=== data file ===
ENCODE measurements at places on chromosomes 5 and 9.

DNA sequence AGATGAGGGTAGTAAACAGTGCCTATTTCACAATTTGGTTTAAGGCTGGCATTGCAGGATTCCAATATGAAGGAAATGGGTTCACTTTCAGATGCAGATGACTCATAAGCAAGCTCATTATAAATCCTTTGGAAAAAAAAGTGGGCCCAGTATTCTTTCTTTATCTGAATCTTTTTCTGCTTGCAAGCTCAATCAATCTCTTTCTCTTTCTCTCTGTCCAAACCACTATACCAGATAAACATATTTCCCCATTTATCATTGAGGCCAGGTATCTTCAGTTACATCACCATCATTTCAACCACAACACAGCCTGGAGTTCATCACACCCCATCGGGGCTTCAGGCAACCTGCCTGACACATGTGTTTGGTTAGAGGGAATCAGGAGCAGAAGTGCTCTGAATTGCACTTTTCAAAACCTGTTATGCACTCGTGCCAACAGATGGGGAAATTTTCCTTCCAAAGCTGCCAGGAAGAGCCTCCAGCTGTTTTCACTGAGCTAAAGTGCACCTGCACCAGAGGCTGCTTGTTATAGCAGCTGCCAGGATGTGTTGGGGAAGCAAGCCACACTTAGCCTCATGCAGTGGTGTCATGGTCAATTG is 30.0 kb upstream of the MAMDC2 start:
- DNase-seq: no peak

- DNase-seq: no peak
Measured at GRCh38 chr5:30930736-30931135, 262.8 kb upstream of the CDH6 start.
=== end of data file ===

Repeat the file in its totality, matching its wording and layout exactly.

ENCODE measurements at places on chromosomes 5 and 9.

DNA sequence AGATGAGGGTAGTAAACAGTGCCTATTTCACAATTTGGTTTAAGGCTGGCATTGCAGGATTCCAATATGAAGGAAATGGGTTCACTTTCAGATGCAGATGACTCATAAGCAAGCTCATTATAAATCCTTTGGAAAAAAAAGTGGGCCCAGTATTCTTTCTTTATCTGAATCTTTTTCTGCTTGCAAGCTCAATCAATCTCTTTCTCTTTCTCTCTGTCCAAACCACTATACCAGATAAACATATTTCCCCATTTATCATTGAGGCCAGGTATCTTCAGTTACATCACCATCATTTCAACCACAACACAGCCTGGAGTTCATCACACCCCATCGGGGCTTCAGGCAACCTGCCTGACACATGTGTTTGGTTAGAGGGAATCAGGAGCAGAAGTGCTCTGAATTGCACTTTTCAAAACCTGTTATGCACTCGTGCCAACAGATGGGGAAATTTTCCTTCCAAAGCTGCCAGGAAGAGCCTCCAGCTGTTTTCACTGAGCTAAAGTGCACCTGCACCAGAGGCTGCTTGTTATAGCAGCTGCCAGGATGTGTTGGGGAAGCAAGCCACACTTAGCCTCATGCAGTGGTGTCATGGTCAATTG is 30.0 kb upstream of the MAMDC2 start:
- DNase-seq: no peak

- DNase-seq: no peak
Measured at GRCh38 chr5:30930736-30931135, 262.8 kb upstream of the CDH6 start.